Two MS experts discuss how the field is benefiting from availability of real-world data, given the absence of head-to-head trials.
Ahmed Zayed Obeidat, MD, PhD: I want to pick on clinical trials a little because I run several clinical trials, and I’m often looking for ideal situations. We look at inclusion and exclusion criteria, and we have to go through them, and patients have to qualify to be in a clinical trial. But when we are in our clinic day-to-day, many of our patients would not qualify for clinical trials based on several comorbidities, disease duration, relapse rates, or prior treatment. So having real-world data is of great importance to learn about how people we see mostly in clinics would do with these therapies if they were not included in clinical trials. That’s another value of real-world data, more, I would say, generalizability of what we find in those studies. Any more comments on real-world data related to efficacy and even safety?
Annette Okai, MD, FAAN: Definitely. With clinical trials, we both do them and love to do them, but we know that we cherry-pick these patients. But when it comes to the real world, there’s no cherry-picking. If the patient is in your exam room, you have to choose a medication, and they may not fit the ideal patient from the trial. So real-world data are where we get our information to make that decision. How do we get real-world data? We look at databases, we look at registries, and we draw conclusions from that. When it comes to the group of therapies, and speaking of oral therapy specifically, let’s talk about some of the real-world data that we have seen. One thing I’d like to point out is that most of these medications have not gone head-to-head in clinical trials. We cannot compare them in terms of, oh, this medication is better than this medication, because we do not have the data for that. But what we can do is look at real-world data and say, how did it perform in this group, and how did this other medication perform in this group?
Recently we had an MS [multiple sclerosis] conference that showed several posters with real-world data looking at the different oral therapies in the absence of head-to-head clinical trials. It’s hard to do an accurate comparison, but what you can do with real-world data is that you can match cohorts. We use a technique called propensity score matching, where cohorts of patients on different therapies are matched as closely as they can be, accounting for different variables, to have a good set of data to compare to. So, when you use propensity score matching, you are in a way mimicking a trial with 2 sets of patients and looking at them on different sets of drugs. With that, I can speak to the fact that one showed that cladribine compared to fingolimod, dimethyl fumarate, and teriflunomide had an improved annualized relapse rate compared to those 3. Another poster showed that with patients on cladribine, the time to first relapse was also sustained longer and was significant compared to fingolimod. This is one example of where, while we do not have head-to-head data, we can look at patients, match them in terms of their demographics, and see how they do on the various medications, and then use that information to direct how we prescribe our medication to patients over time.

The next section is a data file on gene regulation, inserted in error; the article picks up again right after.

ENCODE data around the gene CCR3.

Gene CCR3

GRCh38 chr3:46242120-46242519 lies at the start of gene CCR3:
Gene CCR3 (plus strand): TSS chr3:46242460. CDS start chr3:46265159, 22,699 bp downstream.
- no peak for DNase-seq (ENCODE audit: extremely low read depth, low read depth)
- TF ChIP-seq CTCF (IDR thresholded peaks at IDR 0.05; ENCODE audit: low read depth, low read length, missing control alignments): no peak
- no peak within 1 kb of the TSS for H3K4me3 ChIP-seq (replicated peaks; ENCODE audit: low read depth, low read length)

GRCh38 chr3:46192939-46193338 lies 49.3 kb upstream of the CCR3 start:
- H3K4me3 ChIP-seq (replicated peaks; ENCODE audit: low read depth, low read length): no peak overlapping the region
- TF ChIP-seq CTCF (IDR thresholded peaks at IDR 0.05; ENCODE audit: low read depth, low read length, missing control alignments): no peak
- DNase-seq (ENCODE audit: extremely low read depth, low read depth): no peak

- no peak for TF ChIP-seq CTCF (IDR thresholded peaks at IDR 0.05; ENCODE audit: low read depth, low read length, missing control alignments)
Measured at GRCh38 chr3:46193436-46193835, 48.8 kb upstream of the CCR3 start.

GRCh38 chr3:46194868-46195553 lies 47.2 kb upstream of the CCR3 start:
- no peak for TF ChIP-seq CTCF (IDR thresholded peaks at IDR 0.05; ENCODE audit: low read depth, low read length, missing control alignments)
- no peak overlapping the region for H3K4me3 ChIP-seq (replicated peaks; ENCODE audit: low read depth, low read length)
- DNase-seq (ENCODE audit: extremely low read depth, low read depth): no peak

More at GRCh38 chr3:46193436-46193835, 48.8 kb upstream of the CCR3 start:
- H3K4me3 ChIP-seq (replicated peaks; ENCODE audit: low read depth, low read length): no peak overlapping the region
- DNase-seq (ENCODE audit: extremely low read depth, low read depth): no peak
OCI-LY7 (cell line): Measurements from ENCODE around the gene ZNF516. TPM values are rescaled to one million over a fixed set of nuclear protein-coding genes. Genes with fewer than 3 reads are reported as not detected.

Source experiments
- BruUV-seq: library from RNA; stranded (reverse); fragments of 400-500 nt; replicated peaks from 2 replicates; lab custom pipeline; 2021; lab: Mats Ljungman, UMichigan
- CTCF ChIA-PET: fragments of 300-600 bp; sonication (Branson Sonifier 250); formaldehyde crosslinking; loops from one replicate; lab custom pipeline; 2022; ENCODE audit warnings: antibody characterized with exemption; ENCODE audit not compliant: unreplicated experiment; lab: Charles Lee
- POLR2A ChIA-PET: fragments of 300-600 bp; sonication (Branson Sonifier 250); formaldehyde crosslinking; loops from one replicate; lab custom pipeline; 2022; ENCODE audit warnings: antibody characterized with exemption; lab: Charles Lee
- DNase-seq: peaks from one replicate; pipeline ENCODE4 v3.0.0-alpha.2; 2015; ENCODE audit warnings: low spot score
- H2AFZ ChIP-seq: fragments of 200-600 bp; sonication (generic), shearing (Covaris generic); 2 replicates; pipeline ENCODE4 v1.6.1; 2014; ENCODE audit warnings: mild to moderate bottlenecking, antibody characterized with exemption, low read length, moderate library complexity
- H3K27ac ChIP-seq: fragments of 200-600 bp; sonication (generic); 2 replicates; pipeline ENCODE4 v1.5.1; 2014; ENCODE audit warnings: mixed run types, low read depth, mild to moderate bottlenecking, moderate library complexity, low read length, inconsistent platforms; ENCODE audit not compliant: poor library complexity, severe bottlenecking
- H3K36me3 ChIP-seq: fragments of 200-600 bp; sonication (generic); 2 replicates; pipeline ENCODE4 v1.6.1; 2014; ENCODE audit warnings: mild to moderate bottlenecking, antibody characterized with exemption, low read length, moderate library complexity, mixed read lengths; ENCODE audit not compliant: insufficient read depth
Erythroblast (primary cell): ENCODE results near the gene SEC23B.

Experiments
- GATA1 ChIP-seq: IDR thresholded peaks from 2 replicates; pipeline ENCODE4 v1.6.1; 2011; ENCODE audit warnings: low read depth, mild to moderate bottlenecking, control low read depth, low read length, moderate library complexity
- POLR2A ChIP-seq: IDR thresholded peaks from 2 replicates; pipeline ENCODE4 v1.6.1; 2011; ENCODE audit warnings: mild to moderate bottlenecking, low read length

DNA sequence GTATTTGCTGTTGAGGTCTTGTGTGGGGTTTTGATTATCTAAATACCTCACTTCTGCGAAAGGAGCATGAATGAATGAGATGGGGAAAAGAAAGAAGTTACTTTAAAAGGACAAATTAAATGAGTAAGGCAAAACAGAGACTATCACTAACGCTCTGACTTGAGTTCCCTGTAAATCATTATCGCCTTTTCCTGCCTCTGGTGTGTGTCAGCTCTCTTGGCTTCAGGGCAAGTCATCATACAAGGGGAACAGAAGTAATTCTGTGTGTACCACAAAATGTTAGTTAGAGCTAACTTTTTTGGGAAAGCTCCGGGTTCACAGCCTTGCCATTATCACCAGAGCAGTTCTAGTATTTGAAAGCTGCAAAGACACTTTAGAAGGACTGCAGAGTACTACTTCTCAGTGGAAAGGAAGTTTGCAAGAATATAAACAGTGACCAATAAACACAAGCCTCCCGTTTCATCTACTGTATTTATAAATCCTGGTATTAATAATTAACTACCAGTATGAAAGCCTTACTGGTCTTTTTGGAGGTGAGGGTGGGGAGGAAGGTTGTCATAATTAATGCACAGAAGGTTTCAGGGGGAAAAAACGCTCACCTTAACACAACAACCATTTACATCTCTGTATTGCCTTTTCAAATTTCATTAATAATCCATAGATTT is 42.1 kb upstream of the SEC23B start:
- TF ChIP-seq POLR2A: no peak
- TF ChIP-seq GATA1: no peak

Ahmed Zayed Obeidat, MD, PhD: Thank you for bringing this up, because propensity score matching has been utilized now multiple times, especially in multiple sclerosis and some other fields. As you mentioned, we don’t have many head-to-head clinical trials, so the use of propensity score matching is another way for us to look at real-world data and big registries and databases, like the MSBase and some of the other databases, to get some idea on how we can have some comparative efficacy and even comparative safety, sometimes, between existing medications post approval. It’s a good method, and it’s as good maybe as it can get to for us to be able to compare with real-word data. Again, clinical trials are the gold standard, but there are things like this so that we can have some comparative data we can employ in our practice. Thank you very much for bringing this up.
Propensity score matching is a biostatistical process, and they match the score, as you mentioned, based on several factors. And then, comparably scored patients can be compared on each of the drugs. And we have to compare to 1 drug, so we get scores for 1 drug, and then get another patient with a similar score on another drug and compare, which is something that’s been used in several publications. When I first read this, it was very complex for me to understand, and then later I’m like, “OK, now I get it.” I think this helped me to understand more and more of these publications as they come out to help us and guide in clinical practice.
Annette Okai, MD, FAAN: It also helps us to eliminate most of the biases that may come in when you take 2 separate groups that are not in a controlled randomized trial. When you try to use real-world data and put these patients into groups, there are a lot of biases that may creep in, and this is one way to eliminate most of those and try to get as clean a data set as possible.
Transcript Edited for Clarity